It is also open to a number of other potential breaches including section 2 of the 1974 act, because the employer is not providing a safe place of work and then, if they haven’t done any risk assessments, a breach of section 3 of the Management of Health and Safety at Work Regulations 1999. How many of you have paid for, or been asked to contribute towards your own Personal Protective Equipment (PPE)?

Employers MUST do an assessment of risk in the workplace. Any significant risk assessment findings should be made available to employees. How can you prepare for risk if you don’t know what has been recorded?

As a company we are privy to monthly health and safety court circulars. Most of the companies that end up in court are there because they are in breach of section 2 of the Health and Safety at Work Act 1974. So they didn’t take the health and safety of their employees too seriously did they?

Is it all just Mumbo Jumbo?

I’m not trying to baffle you with legislation and sections and regulations. I want you to have a safe working environment. That’s not a lot to ask of your employer. SPP Solutions Ltd provides the widely sought after Institution of Occupational Safety and Health (IOSH) Managing Safely course and all our students who have attended have found it a real eye opener. The message we want to get across is that health and safety is there to protect everyone but when it’s not taken seriously or not properly understood, it’s normally the workers who end up suffering in the short term and the employer in the long term, when they have been caught and end up in court.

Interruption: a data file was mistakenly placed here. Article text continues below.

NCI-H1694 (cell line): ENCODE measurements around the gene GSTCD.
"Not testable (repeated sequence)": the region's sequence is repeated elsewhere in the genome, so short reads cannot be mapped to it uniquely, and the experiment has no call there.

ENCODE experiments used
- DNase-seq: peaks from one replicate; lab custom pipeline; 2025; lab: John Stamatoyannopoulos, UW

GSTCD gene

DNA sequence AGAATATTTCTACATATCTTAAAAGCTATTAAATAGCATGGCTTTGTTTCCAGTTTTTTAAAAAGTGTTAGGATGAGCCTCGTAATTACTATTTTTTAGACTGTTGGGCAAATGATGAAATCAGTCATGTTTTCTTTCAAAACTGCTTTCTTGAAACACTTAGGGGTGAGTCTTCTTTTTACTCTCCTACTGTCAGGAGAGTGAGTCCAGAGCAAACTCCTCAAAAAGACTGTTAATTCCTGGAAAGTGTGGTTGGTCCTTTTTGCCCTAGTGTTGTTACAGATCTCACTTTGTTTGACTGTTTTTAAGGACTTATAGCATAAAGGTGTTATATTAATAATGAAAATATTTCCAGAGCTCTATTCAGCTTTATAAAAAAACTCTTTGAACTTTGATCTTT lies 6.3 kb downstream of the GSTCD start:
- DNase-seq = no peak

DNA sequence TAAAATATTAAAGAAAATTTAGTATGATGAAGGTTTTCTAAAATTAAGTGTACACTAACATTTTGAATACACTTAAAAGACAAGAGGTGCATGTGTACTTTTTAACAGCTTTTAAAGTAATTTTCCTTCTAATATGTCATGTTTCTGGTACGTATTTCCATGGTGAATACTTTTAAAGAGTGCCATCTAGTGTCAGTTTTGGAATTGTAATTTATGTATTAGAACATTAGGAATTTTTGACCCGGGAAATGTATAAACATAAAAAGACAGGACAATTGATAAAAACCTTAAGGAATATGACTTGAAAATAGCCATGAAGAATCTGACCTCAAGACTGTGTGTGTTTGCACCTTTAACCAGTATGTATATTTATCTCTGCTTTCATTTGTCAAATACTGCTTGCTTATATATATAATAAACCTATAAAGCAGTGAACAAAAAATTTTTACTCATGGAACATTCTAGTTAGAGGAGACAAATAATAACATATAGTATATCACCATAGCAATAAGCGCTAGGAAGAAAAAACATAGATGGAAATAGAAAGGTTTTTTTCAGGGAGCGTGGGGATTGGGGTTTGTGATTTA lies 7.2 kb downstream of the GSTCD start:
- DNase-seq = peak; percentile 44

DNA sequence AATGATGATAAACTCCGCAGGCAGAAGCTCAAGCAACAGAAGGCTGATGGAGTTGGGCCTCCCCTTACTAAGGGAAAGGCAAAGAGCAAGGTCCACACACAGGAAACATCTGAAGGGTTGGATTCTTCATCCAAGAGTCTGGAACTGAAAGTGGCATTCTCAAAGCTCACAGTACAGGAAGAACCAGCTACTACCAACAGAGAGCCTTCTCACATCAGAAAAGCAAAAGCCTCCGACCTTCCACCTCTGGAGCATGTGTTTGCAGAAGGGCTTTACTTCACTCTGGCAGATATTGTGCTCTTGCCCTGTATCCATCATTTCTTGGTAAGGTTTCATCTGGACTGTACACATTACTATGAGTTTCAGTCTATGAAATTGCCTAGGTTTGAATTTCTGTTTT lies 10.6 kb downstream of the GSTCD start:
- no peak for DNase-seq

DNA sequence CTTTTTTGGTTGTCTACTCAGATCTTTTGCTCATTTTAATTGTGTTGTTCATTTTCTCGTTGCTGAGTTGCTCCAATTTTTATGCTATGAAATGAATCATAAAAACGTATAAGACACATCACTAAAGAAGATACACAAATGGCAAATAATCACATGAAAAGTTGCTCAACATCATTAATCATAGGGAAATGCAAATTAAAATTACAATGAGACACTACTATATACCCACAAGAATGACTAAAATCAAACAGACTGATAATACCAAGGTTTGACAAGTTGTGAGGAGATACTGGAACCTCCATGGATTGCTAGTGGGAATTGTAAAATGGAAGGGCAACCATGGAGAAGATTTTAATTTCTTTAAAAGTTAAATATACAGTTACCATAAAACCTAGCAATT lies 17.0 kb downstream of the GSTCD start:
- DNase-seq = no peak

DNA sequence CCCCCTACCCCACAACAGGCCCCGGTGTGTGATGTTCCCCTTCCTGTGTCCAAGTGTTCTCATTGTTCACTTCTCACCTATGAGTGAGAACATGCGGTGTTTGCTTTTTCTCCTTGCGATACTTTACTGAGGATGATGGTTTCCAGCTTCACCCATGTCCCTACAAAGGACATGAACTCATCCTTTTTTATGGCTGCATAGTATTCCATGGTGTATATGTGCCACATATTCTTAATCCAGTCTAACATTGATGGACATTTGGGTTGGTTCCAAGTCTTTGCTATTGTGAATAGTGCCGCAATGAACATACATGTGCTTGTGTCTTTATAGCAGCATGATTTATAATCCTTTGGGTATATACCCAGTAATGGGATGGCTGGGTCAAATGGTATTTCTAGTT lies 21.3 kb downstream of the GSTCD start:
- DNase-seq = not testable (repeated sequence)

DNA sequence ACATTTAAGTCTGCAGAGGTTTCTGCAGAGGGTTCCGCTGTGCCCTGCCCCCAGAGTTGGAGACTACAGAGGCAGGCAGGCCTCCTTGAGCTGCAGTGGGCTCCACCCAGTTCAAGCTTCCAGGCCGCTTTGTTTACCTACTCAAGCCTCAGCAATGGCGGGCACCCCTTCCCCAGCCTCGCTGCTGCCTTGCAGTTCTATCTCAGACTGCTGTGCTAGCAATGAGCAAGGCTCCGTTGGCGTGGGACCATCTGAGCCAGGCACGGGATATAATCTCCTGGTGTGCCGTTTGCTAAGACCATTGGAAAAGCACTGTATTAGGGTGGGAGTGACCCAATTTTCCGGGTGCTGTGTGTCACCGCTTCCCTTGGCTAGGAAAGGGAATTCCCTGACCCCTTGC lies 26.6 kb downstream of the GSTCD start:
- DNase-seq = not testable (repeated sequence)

The punishment for health and safety failure

Over the past few years there have been some significant legislative changes in the UK with regards to health and safety. Firstly in January 2009 a piece of legislation was introduced called the Health and Safety (Offences) Act 2008. What this has done is increased the powers of the magistrates courts when dealing with health and safety failure, and allowed them to increase penalty fines. Before this act the maximum fine that could be imposed in the magistrate’s court was £5,000 and/or 6 months imprisonment. Now the maximum fine that can be awarded is £20,000 and/or 1 year imprisonment.

The Health and Safety (Offences) Act 2008 sets out to:

(a) raise the maximum fine which may be imposed in the lower courts to £20,000 for most health and safety offences;

(b) make imprisonment an option for more health and safety offences in both the lower and higher courts;

(c) make certain offences, which are currently triable only in the lower courts, triable in either the lower or higher courts.

The other piece of significant legislation is the Corporate Manslaughter and Corporate Homicide Act 2007. This was introduced because of the monumental management failing that led to accidents like the Herald of Free Enterprise ferry disaster, the Clapham rail crash and the Potters Bar rail crash, to name but a few. The Corporate Manslaughter and Corporate Homicide Act 2007 is a landmark in law. For the first time, companies and organisations can be found guilty of corporate manslaughter as a result of serious management failures, resulting in a gross breach of a duty of care.

Anthony Scrivenor QC, said in an address to businessmen in June of 2000

“They are out to get you and that is the clear message you should take back with you from this meeting to your boardroom. If you ignore the trend then you do so at your peril.” 

Health and safety is in place to protect everyone and ensure we can do our jobs safely. If you have any Health and safety queries then please call us. We’re happy to answer your questions and look at your Health and Safety training needs.